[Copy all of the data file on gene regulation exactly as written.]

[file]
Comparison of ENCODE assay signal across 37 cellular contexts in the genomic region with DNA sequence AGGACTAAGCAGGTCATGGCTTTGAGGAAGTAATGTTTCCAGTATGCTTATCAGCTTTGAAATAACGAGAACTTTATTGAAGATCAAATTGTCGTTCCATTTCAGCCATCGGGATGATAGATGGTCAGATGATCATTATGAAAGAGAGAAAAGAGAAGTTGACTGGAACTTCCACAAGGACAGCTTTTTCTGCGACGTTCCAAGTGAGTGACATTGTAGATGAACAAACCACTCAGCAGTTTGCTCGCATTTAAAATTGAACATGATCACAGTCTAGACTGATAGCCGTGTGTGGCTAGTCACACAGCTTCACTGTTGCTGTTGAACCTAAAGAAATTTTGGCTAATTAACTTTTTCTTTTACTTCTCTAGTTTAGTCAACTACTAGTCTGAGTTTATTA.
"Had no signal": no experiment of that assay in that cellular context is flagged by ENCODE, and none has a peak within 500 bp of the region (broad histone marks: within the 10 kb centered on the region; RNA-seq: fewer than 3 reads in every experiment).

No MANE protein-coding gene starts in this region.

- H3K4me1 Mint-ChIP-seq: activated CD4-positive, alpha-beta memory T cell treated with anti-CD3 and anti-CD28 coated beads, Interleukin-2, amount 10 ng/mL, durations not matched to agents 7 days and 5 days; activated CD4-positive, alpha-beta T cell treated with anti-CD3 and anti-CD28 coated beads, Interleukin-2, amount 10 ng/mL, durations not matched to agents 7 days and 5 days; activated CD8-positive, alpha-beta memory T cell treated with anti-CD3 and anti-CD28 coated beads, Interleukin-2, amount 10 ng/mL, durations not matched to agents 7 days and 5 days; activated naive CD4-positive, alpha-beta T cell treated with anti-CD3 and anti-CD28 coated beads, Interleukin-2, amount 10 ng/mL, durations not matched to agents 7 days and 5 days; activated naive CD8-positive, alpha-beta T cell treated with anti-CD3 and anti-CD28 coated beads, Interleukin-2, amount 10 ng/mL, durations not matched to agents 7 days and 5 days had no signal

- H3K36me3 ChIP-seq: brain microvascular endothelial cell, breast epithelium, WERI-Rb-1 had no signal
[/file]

Comparison of ENCODE assay signal across 37 cellular contexts in the genomic region with DNA sequence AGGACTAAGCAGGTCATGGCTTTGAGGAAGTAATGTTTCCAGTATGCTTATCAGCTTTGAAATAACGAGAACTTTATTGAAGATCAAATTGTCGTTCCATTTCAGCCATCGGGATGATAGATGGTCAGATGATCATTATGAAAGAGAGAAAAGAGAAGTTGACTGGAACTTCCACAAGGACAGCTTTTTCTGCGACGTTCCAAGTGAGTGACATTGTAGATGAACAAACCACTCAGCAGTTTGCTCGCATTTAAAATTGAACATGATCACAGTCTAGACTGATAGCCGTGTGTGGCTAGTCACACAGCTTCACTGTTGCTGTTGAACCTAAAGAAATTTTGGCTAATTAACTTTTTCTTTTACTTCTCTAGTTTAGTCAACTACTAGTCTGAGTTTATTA.
"Had no signal": no experiment of that assay in that cellular context is flagged by ENCODE, and none has a peak within 500 bp of the region (broad histone marks: within the 10 kb centered on the region; RNA-seq: fewer than 3 reads in every experiment).

No MANE protein-coding gene starts in this region.

- H3K4me1 Mint-ChIP-seq: activated CD4-positive, alpha-beta memory T cell treated with anti-CD3 and anti-CD28 coated beads, Interleukin-2, amount 10 ng/mL, durations not matched to agents 7 days and 5 days; activated CD4-positive, alpha-beta T cell treated with anti-CD3 and anti-CD28 coated beads, Interleukin-2, amount 10 ng/mL, durations not matched to agents 7 days and 5 days; activated CD8-positive, alpha-beta memory T cell treated with anti-CD3 and anti-CD28 coated beads, Interleukin-2, amount 10 ng/mL, durations not matched to agents 7 days and 5 days; activated naive CD4-positive, alpha-beta T cell treated with anti-CD3 and anti-CD28 coated beads, Interleukin-2, amount 10 ng/mL, durations not matched to agents 7 days and 5 days; activated naive CD8-positive, alpha-beta T cell treated with anti-CD3 and anti-CD28 coated beads, Interleukin-2, amount 10 ng/mL, durations not matched to agents 7 days and 5 days had no signal

- H3K36me3 ChIP-seq: brain microvascular endothelial cell, breast epithelium, WERI-Rb-1 had no signal